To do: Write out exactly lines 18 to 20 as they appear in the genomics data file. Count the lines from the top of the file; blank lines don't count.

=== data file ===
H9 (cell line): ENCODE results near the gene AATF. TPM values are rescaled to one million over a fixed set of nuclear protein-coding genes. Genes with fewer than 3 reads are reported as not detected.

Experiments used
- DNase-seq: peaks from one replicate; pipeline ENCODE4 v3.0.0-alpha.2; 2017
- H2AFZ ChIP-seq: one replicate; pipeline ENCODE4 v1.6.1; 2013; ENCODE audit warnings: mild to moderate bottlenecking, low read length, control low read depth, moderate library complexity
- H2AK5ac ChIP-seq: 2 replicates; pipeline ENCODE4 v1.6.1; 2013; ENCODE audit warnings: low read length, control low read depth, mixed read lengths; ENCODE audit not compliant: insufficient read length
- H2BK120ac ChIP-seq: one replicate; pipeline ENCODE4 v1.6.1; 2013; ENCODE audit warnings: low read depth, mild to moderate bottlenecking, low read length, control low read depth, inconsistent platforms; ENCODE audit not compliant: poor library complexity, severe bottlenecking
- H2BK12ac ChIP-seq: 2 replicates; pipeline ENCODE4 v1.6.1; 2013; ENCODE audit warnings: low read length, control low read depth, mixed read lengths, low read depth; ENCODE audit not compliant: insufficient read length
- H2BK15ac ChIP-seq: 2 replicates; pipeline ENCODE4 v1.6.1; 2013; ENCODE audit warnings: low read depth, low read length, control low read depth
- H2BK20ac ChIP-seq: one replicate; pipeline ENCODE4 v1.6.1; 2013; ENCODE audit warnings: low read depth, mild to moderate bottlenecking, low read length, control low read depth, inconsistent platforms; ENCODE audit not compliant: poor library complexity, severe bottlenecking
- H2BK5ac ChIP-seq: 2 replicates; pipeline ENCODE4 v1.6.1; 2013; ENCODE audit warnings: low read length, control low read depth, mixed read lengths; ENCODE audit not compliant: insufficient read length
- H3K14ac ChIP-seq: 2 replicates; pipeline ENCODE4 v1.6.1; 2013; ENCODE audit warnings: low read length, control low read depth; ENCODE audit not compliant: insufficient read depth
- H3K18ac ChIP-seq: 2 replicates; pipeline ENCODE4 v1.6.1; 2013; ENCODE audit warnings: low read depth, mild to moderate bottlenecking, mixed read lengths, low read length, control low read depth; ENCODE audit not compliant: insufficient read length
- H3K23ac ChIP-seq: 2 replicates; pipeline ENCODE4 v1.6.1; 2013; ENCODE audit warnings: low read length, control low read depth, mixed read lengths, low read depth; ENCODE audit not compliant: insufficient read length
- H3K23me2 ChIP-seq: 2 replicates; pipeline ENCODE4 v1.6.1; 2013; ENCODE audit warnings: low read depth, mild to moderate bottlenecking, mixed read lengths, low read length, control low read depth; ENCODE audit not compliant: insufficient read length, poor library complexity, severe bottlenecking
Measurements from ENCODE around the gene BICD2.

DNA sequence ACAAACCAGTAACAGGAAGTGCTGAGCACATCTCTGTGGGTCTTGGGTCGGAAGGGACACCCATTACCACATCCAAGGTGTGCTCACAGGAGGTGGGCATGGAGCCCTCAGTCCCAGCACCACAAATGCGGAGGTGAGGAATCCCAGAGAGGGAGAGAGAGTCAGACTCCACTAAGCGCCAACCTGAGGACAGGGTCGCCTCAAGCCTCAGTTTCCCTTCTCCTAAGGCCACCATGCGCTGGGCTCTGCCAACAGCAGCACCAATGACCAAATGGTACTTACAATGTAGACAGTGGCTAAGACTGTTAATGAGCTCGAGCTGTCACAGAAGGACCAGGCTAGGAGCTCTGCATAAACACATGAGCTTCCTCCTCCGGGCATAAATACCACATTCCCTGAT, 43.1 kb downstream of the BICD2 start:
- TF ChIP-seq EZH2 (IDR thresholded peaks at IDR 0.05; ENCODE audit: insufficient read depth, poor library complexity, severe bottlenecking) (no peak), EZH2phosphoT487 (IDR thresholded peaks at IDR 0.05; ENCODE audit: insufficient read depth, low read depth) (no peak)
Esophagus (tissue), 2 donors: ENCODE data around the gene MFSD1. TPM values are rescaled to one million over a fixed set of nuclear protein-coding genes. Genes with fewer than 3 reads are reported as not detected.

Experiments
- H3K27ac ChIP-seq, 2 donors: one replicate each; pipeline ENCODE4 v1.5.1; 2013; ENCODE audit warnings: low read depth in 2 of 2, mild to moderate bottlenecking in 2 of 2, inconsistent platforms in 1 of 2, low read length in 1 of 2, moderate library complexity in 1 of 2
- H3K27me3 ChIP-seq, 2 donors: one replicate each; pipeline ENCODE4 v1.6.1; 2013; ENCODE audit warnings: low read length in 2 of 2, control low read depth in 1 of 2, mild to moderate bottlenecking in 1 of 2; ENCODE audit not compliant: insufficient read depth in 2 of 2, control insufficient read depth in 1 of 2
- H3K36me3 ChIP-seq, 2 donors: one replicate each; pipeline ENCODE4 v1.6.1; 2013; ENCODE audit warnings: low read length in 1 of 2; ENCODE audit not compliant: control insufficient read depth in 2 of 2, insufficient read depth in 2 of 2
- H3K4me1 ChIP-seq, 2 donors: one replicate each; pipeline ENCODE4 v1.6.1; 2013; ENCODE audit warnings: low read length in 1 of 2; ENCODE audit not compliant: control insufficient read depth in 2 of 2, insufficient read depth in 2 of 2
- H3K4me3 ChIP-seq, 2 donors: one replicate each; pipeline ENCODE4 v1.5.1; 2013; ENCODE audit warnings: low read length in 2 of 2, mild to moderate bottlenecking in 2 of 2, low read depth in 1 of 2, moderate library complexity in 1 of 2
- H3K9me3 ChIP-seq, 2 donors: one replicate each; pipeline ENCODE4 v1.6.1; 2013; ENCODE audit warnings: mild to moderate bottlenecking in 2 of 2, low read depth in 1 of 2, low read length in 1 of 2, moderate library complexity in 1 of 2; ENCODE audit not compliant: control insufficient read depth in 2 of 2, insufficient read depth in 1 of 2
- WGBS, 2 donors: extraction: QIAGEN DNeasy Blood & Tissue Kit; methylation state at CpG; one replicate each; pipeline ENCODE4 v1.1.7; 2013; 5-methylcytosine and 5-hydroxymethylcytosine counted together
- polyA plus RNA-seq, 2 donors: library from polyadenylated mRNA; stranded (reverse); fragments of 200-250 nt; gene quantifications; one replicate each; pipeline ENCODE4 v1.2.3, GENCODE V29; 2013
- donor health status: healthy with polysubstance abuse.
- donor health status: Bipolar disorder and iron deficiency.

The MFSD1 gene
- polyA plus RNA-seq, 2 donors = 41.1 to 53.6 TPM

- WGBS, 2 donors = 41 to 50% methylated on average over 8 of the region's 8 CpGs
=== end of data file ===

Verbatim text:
Esophagus (tissue), 2 donors: ENCODE data around the gene MFSD1. TPM values are rescaled to one million over a fixed set of nuclear protein-coding genes. Genes with fewer than 3 reads are reported as not detected.

Experiments
- H3K27ac ChIP-seq, 2 donors: one replicate each; pipeline ENCODE4 v1.5.1; 2013; ENCODE audit warnings: low read depth in 2 of 2, mild to moderate bottlenecking in 2 of 2, inconsistent platforms in 1 of 2, low read length in 1 of 2, moderate library complexity in 1 of 2